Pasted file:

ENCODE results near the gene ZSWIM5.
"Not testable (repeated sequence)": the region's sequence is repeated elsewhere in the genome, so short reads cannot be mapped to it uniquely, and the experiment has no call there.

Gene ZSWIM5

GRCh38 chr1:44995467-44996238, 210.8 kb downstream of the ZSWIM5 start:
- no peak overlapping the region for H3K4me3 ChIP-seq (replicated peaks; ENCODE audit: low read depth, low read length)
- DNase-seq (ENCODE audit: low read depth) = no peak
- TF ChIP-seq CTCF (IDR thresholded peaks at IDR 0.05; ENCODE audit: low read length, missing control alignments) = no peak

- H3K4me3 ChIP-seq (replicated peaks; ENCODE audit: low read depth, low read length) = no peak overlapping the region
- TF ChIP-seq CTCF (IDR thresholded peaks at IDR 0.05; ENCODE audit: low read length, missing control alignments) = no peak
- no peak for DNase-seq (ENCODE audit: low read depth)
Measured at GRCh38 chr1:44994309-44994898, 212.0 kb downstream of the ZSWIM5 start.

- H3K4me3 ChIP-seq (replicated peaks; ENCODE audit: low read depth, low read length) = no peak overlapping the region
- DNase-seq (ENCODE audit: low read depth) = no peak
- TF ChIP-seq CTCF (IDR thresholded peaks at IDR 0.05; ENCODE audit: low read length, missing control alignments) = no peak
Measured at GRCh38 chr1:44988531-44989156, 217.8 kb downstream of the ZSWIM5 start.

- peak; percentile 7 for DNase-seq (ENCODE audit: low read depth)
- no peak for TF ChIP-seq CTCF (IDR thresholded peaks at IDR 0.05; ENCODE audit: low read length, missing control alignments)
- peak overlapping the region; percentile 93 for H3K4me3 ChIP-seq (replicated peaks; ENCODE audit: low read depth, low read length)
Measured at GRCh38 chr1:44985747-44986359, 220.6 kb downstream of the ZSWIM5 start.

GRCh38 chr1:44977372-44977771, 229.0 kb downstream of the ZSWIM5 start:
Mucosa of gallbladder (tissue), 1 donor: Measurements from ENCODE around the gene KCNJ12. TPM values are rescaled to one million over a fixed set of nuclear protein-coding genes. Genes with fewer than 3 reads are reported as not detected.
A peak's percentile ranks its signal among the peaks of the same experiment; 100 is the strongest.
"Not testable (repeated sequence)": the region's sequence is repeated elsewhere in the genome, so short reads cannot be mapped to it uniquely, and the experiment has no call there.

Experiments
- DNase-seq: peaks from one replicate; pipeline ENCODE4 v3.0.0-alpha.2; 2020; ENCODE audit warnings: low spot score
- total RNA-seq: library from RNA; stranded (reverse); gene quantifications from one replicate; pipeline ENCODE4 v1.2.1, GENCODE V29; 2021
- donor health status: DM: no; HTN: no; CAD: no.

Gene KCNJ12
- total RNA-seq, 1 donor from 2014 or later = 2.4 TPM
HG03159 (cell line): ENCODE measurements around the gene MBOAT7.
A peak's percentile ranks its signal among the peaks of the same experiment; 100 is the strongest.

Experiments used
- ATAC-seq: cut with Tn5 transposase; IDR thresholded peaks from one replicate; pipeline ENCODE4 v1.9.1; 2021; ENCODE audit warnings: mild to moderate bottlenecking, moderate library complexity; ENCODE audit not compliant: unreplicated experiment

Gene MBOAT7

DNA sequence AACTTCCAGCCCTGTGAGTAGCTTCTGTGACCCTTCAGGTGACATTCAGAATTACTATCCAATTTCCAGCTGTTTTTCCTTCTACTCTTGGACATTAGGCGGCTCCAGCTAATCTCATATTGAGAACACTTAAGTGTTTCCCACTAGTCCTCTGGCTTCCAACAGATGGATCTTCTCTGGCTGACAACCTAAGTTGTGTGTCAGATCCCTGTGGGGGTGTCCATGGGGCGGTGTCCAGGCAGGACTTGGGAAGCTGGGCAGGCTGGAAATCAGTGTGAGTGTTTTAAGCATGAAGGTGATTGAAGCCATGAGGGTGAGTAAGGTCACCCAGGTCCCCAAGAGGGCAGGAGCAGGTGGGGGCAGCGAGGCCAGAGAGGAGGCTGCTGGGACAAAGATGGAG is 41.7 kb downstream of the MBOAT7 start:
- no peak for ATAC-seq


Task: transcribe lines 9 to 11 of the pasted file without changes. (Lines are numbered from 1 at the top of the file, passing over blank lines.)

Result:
- TF ChIP-seq CTCF (IDR thresholded peaks at IDR 0.05; ENCODE audit: low read length, missing control alignments) = no peak
- no peak for DNase-seq (ENCODE audit: low read depth)
Measured at GRCh38 chr1:44994309-44994898, 212.0 kb downstream of the ZSWIM5 start.